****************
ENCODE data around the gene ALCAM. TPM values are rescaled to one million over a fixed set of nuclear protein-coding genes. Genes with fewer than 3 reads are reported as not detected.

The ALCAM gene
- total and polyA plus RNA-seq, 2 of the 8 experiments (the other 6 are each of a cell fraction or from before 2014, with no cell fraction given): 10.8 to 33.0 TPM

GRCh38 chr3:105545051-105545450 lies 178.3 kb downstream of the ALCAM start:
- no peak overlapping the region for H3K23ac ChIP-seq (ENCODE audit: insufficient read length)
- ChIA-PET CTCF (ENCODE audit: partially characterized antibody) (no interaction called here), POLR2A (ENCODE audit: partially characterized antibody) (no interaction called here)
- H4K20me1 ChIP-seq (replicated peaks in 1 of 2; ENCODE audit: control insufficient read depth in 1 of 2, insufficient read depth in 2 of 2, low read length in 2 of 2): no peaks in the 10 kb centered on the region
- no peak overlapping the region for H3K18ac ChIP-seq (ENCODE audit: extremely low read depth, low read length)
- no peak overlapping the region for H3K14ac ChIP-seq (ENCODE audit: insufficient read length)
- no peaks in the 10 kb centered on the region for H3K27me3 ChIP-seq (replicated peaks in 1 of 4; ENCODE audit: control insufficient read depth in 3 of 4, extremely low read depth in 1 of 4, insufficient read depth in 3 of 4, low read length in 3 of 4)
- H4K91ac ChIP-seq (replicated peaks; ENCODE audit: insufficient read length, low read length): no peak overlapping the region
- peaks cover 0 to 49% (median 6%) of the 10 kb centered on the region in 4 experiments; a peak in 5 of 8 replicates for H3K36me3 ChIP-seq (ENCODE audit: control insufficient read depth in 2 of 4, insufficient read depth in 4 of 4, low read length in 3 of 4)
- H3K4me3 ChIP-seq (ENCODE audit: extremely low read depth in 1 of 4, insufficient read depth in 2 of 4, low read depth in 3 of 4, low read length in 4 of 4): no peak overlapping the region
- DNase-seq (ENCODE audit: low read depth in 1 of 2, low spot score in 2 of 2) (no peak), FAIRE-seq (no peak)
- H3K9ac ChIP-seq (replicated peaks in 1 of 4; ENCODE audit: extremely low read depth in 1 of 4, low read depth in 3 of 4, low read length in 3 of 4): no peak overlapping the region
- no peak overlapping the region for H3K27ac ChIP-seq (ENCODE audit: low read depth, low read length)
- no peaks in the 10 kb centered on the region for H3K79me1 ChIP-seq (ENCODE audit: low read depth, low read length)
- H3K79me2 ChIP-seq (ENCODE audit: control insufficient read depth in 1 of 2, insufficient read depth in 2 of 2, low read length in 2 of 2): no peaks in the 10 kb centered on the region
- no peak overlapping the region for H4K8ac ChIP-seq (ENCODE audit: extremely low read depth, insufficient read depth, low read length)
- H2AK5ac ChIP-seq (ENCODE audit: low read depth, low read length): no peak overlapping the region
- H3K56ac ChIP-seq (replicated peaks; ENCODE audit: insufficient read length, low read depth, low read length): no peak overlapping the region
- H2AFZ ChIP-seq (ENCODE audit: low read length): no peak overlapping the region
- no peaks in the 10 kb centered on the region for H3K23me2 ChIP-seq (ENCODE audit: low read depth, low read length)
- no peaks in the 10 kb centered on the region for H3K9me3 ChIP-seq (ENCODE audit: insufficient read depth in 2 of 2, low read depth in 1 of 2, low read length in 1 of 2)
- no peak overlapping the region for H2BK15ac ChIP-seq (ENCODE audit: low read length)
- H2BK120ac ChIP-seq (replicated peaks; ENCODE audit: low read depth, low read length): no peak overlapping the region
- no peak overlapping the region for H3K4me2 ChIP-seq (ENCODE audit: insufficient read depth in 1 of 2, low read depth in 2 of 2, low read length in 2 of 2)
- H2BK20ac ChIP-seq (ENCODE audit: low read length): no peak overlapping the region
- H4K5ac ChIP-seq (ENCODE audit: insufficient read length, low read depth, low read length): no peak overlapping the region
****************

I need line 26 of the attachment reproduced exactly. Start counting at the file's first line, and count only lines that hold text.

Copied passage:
- H2BK120ac ChIP-seq (replicated peaks; ENCODE audit: low read depth, low read length): no peak overlapping the region